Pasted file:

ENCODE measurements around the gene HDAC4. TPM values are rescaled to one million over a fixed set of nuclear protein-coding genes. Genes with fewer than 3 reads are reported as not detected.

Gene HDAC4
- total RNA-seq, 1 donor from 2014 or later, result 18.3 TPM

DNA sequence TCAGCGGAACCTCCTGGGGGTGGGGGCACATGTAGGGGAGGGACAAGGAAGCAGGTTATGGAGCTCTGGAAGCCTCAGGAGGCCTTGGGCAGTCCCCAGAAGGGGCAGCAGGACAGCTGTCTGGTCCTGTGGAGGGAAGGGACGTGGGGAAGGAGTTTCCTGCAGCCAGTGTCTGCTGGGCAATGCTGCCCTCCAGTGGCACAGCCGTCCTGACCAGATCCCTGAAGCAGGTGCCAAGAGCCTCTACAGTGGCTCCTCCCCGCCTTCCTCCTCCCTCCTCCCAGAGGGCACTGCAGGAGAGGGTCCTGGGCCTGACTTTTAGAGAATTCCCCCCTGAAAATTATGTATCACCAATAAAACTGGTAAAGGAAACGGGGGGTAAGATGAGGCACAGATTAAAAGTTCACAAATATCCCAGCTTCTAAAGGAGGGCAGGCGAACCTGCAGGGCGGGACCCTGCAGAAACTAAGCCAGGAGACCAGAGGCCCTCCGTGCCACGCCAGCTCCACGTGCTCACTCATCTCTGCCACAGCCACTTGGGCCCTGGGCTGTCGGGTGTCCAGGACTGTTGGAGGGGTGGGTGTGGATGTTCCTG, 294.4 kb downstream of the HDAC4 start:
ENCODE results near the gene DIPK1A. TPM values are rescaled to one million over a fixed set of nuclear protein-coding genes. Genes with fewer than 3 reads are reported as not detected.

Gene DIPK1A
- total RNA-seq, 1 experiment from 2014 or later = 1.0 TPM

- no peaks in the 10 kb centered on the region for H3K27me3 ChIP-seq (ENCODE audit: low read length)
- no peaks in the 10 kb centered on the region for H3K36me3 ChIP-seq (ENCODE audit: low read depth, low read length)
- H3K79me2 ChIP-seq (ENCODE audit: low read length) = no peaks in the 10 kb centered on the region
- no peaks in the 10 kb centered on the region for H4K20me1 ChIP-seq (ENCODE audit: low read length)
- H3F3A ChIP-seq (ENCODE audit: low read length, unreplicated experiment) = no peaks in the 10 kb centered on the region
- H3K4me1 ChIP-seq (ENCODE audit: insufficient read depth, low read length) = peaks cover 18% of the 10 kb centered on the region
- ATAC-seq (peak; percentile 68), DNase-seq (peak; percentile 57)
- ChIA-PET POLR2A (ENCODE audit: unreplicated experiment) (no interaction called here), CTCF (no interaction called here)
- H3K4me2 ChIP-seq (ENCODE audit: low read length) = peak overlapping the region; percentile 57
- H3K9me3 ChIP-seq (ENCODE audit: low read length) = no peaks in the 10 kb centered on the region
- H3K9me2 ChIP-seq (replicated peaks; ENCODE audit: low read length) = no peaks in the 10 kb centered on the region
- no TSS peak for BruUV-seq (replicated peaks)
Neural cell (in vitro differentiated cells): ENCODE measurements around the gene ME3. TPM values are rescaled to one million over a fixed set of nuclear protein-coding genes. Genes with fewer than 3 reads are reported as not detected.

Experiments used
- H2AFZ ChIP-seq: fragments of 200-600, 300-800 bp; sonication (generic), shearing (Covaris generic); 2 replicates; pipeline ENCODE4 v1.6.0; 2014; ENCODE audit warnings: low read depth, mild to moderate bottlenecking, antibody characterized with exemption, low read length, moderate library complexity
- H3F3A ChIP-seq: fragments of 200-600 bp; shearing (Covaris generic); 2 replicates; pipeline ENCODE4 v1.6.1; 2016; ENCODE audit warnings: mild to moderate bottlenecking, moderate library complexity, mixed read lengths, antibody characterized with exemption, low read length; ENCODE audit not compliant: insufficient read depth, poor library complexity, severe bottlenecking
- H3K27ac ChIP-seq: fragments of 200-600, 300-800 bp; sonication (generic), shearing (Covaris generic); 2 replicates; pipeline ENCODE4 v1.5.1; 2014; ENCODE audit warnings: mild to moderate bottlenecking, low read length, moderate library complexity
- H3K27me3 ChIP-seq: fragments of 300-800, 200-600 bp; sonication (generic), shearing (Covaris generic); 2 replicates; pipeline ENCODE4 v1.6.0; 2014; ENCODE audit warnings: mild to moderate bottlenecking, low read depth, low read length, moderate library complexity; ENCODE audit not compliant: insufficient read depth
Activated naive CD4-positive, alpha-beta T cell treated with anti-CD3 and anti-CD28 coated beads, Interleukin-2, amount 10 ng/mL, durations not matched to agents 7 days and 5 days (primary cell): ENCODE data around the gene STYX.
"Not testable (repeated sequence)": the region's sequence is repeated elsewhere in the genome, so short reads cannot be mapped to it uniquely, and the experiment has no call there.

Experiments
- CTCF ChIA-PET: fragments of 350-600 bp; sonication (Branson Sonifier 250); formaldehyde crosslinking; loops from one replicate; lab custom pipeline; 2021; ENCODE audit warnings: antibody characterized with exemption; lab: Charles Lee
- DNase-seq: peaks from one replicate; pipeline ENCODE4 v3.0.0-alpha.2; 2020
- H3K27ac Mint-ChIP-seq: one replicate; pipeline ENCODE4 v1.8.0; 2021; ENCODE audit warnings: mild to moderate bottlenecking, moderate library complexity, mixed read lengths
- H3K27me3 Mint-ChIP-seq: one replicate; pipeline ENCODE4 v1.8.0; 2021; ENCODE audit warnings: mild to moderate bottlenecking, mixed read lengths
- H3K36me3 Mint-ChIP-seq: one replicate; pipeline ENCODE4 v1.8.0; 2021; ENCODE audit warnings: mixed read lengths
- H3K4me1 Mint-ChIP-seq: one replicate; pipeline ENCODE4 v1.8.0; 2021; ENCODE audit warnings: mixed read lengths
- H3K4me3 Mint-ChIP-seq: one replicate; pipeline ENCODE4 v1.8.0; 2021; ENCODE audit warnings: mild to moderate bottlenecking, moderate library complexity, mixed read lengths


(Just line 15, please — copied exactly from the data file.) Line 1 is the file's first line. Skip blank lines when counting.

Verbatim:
- ChIA-PET POLR2A (ENCODE audit: unreplicated experiment) (no interaction called here), CTCF (no interaction called here)